Sunday, September 10, 2017

A Visit to the Bellingham, Washington Railway Museum



















Work took me to the U.S. Pacific Northwest in August. It included a stop in Bellingham, WA. While there, I took some time to visit the Bellingham Railway Museum.

I assumed, from the name, that a railway museum would be, you know, located by railway tracks and maybe be home to some 1:1 prototypes.

So I was surprised, when I looked on the map, to discover that this railway museum is in downtown Bellingham—nowhere near the tracks.



















Even so, it was an enjoyable visit, offering an opportunity to learn more about railways in that part of the country.

The main attractions of the museum are two layouts: G scale, depicting logging and mining activity in the northwest, and Lionel. The logging modelling is quite spectacular.

The museum also has many historical photos of railway activity in the area, along with examples of Lionel model railroad equipment from past decades.














Interestingly, it’s a “railway” museum—a term used in Canada and Great Britain—not a “railroad” museum, as is more commonly used in the U.S.

(Click here for a post about railway vs. railroad, and why there is no definitive way to prefer one over the other.)















Maybe that’s because the big companies in the region all used “railway” in their names: Great Northern Railway, Northern Pacific Railway, Burlington Norther Santa Fe Railway.

Again, it was an enjoyable way to spend an hour or so, even if it wasn’t located trackside.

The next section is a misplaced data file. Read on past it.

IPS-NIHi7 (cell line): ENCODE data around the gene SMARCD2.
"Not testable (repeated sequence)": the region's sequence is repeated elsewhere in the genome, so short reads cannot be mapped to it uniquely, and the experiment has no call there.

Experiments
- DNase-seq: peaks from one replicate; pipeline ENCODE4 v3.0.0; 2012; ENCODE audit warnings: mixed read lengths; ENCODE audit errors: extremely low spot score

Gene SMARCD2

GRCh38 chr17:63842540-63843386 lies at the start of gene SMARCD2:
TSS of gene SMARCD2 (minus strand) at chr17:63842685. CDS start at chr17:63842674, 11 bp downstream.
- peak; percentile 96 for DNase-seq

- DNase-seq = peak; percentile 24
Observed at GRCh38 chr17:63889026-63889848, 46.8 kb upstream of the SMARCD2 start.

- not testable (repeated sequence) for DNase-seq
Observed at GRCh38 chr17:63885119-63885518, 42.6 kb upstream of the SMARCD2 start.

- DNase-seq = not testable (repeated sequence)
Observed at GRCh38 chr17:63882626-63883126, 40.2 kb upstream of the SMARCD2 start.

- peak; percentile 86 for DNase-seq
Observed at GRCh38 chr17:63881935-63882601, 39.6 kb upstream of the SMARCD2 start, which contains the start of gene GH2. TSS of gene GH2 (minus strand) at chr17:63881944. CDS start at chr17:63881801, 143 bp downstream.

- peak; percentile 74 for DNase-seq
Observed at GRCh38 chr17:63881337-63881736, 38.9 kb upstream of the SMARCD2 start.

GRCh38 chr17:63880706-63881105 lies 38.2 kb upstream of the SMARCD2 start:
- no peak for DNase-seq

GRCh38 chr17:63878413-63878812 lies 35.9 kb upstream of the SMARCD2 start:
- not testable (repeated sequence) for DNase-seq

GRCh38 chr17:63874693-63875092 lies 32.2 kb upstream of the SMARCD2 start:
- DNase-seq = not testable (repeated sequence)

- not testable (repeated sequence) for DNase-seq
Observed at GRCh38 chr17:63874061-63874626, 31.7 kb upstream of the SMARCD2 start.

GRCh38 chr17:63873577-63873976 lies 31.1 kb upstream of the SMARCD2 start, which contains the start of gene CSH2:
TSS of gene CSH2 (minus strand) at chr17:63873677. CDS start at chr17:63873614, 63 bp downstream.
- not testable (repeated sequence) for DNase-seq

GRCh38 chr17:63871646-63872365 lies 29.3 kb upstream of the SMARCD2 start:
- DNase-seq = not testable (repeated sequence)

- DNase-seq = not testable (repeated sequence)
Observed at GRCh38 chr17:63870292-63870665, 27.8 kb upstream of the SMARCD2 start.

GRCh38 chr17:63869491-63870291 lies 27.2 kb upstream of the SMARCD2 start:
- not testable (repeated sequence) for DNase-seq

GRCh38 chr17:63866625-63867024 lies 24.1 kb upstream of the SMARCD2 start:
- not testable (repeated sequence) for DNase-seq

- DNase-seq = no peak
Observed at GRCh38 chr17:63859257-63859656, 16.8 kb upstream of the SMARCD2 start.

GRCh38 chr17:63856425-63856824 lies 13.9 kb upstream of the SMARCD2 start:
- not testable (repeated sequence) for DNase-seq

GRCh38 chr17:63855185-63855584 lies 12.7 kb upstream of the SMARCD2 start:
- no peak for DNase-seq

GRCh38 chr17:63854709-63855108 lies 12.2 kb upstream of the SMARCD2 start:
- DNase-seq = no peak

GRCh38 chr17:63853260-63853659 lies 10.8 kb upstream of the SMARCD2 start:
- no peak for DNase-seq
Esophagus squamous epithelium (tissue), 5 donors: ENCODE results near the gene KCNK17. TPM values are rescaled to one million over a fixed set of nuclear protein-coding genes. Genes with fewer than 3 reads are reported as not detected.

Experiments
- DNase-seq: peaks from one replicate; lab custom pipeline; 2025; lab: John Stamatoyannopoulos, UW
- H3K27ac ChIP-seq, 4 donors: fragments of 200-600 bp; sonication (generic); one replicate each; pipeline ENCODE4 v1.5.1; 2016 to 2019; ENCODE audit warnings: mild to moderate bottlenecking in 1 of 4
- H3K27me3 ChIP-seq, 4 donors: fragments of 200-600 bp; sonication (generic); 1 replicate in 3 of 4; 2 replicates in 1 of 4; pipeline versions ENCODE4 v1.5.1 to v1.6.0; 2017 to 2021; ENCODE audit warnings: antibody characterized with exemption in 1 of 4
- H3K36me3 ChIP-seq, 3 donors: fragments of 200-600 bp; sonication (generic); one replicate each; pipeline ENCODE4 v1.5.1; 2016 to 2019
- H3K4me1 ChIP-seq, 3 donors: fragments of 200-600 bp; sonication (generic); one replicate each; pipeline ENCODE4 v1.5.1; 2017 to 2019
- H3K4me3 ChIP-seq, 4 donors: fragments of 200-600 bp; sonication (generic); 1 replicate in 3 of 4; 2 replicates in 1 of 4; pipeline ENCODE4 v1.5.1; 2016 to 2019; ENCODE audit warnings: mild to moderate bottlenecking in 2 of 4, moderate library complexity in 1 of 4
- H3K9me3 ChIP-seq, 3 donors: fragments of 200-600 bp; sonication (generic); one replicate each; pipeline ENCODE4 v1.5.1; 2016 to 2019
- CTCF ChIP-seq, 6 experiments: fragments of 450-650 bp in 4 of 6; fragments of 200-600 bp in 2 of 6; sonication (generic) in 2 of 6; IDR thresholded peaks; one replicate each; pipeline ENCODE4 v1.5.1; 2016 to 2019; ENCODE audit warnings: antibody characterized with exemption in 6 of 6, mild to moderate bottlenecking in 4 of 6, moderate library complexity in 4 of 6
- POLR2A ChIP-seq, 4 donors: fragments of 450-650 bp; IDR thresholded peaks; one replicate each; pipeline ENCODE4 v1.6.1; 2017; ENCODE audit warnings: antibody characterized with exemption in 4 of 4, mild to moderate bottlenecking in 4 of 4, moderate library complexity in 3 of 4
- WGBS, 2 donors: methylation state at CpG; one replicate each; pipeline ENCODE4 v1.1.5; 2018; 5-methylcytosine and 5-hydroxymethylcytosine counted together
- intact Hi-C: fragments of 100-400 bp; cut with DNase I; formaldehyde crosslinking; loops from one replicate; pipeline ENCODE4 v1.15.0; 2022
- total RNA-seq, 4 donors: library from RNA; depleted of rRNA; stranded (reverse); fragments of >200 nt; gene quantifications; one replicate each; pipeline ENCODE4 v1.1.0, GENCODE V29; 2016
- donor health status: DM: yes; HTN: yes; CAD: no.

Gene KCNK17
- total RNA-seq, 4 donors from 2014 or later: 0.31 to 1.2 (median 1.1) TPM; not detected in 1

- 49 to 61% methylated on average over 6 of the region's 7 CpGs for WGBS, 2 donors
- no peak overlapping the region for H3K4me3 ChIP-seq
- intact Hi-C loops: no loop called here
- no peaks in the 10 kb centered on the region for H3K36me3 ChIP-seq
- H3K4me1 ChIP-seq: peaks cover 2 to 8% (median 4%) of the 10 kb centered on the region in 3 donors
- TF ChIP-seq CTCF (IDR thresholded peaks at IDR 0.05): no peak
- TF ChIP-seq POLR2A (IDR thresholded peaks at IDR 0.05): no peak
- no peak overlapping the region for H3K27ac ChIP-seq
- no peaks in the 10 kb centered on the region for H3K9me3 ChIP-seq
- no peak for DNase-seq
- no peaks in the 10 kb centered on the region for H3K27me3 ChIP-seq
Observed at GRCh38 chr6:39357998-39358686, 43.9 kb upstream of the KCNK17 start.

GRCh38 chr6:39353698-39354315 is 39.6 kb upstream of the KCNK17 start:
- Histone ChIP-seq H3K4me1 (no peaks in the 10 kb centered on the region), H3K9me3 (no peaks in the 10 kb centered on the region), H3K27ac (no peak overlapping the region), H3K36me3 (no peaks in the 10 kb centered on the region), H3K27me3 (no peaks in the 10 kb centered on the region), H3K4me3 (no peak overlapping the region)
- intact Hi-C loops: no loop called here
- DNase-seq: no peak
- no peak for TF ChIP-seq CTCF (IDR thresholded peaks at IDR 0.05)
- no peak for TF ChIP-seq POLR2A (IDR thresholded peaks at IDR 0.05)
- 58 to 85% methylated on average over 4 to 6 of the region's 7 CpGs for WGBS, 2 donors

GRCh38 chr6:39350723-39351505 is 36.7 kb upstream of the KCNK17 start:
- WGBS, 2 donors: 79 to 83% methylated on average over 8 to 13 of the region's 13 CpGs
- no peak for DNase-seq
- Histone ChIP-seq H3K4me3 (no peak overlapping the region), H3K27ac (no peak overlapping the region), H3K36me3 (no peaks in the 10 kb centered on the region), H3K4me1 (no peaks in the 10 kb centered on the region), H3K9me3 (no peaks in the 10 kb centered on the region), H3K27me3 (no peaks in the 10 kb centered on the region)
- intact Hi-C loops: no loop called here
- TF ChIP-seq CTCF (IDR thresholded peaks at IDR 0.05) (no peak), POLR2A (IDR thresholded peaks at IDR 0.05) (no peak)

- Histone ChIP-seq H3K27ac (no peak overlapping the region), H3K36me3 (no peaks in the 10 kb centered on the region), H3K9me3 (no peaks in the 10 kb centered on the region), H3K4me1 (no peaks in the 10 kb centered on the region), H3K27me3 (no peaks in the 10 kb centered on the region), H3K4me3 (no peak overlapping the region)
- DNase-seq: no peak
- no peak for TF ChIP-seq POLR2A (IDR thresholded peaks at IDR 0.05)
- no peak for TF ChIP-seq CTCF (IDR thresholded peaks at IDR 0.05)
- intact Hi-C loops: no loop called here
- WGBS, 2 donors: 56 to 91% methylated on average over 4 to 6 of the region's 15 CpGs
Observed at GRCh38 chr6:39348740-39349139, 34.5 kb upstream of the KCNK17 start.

While in Bellingham, I did manage to catch Amtrak's Cascade, heading south along the shore (taking a photo from the boardwalk, which juts out into the water).















Click here to visit the Museum’s website.





































Friday, September 1, 2017

Tony Koester, Multi-Deck Layouts and Me




















So I was re-reading a copy of Tony Koester's book Desiging and Building Multi-Deck Model Railraods, when I came across a couple of paragraphs about me.

Well, not about me exactly, but about the Manitoba & Minnesota Sub., and how it (and my late brother-in-law's layout) influenced Tony to build his own multi-deck layout.

Tony was a guest presenter at 2000 during the NMRA Thousand Lakes Region Millennium Express convention in Winnipeg.

During the convention, he visited local layouts—including mine and the Cougar River Subdivision, owned by my brother-in-law Ken Epp.

I don’t remember much of what Tony said during the visit, but I remember he paid me a compliment on my modeling. It meant a lot to me.

What I didn’t realize, until I re-read the book recently, was that his visit also caused him to take a dramatic turn in his own modelling.

In the introduction to the book, Tony wrote that for a long time, he couldn’t see himself “adopting the multi-deck approach to layout design any time soon.”

Then, in 2000, he came to Winnipeg, and got “quite a surprise.”

“During an extensive layout tour, I discovered that every new or newly revised model railroad on the tour had multiple decks! 

"One huge basement layout had at least three decks, in fact, with the upper one above eye level . . . something was clearly in the wind.”

Four levels on Ken Epp's Cougar River Sub.